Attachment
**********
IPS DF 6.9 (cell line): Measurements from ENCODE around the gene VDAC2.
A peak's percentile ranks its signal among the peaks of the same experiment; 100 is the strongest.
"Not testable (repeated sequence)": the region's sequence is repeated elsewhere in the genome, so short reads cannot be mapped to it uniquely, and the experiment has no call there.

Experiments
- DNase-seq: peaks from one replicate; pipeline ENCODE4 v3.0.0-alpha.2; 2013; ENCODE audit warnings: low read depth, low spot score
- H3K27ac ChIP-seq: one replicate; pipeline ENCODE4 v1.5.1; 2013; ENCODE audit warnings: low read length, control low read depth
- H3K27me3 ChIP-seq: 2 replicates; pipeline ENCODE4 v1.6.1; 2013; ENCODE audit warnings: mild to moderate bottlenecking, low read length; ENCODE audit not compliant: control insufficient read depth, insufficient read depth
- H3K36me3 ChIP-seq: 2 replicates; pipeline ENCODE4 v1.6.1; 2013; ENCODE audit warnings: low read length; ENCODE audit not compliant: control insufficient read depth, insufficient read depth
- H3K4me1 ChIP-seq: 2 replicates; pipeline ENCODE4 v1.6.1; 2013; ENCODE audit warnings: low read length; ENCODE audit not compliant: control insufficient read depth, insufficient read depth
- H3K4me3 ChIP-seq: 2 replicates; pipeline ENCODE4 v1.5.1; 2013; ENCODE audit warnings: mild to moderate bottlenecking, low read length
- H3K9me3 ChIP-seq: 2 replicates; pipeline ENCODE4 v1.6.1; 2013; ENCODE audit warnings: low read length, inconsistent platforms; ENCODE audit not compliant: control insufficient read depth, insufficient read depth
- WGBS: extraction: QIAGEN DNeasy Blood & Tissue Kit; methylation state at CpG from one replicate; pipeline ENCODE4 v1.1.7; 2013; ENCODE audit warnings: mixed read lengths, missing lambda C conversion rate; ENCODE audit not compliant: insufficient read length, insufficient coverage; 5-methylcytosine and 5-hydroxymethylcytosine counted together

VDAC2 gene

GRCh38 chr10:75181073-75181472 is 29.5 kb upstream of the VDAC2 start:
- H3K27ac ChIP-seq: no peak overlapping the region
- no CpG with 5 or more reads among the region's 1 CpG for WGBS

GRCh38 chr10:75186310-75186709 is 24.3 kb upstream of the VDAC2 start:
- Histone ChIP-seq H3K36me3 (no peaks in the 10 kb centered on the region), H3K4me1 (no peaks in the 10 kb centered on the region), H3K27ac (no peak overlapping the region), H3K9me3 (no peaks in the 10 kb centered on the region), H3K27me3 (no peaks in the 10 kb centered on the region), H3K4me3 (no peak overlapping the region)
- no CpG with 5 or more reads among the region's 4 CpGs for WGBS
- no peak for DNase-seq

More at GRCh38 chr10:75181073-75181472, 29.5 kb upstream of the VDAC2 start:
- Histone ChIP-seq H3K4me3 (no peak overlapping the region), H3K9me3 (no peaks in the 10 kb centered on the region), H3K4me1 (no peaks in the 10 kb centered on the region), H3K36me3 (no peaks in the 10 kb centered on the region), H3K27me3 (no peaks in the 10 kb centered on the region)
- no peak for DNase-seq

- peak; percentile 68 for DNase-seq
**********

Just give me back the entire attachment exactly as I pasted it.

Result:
IPS DF 6.9 (cell line): Measurements from ENCODE around the gene VDAC2.
A peak's percentile ranks its signal among the peaks of the same experiment; 100 is the strongest.
"Not testable (repeated sequence)": the region's sequence is repeated elsewhere in the genome, so short reads cannot be mapped to it uniquely, and the experiment has no call there.

Experiments
- DNase-seq: peaks from one replicate; pipeline ENCODE4 v3.0.0-alpha.2; 2013; ENCODE audit warnings: low read depth, low spot score
- H3K27ac ChIP-seq: one replicate; pipeline ENCODE4 v1.5.1; 2013; ENCODE audit warnings: low read length, control low read depth
- H3K27me3 ChIP-seq: 2 replicates; pipeline ENCODE4 v1.6.1; 2013; ENCODE audit warnings: mild to moderate bottlenecking, low read length; ENCODE audit not compliant: control insufficient read depth, insufficient read depth
- H3K36me3 ChIP-seq: 2 replicates; pipeline ENCODE4 v1.6.1; 2013; ENCODE audit warnings: low read length; ENCODE audit not compliant: control insufficient read depth, insufficient read depth
- H3K4me1 ChIP-seq: 2 replicates; pipeline ENCODE4 v1.6.1; 2013; ENCODE audit warnings: low read length; ENCODE audit not compliant: control insufficient read depth, insufficient read depth
- H3K4me3 ChIP-seq: 2 replicates; pipeline ENCODE4 v1.5.1; 2013; ENCODE audit warnings: mild to moderate bottlenecking, low read length
- H3K9me3 ChIP-seq: 2 replicates; pipeline ENCODE4 v1.6.1; 2013; ENCODE audit warnings: low read length, inconsistent platforms; ENCODE audit not compliant: control insufficient read depth, insufficient read depth
- WGBS: extraction: QIAGEN DNeasy Blood & Tissue Kit; methylation state at CpG from one replicate; pipeline ENCODE4 v1.1.7; 2013; ENCODE audit warnings: mixed read lengths, missing lambda C conversion rate; ENCODE audit not compliant: insufficient read length, insufficient coverage; 5-methylcytosine and 5-hydroxymethylcytosine counted together

VDAC2 gene

GRCh38 chr10:75181073-75181472 is 29.5 kb upstream of the VDAC2 start:
- H3K27ac ChIP-seq: no peak overlapping the region
- no CpG with 5 or more reads among the region's 1 CpG for WGBS

GRCh38 chr10:75186310-75186709 is 24.3 kb upstream of the VDAC2 start:
- Histone ChIP-seq H3K36me3 (no peaks in the 10 kb centered on the region), H3K4me1 (no peaks in the 10 kb centered on the region), H3K27ac (no peak overlapping the region), H3K9me3 (no peaks in the 10 kb centered on the region), H3K27me3 (no peaks in the 10 kb centered on the region), H3K4me3 (no peak overlapping the region)
- no CpG with 5 or more reads among the region's 4 CpGs for WGBS
- no peak for DNase-seq

More at GRCh38 chr10:75181073-75181472, 29.5 kb upstream of the VDAC2 start:
- Histone ChIP-seq H3K4me3 (no peak overlapping the region), H3K9me3 (no peaks in the 10 kb centered on the region), H3K4me1 (no peaks in the 10 kb centered on the region), H3K36me3 (no peaks in the 10 kb centered on the region), H3K27me3 (no peaks in the 10 kb centered on the region)
- no peak for DNase-seq

- peak; percentile 68 for DNase-seq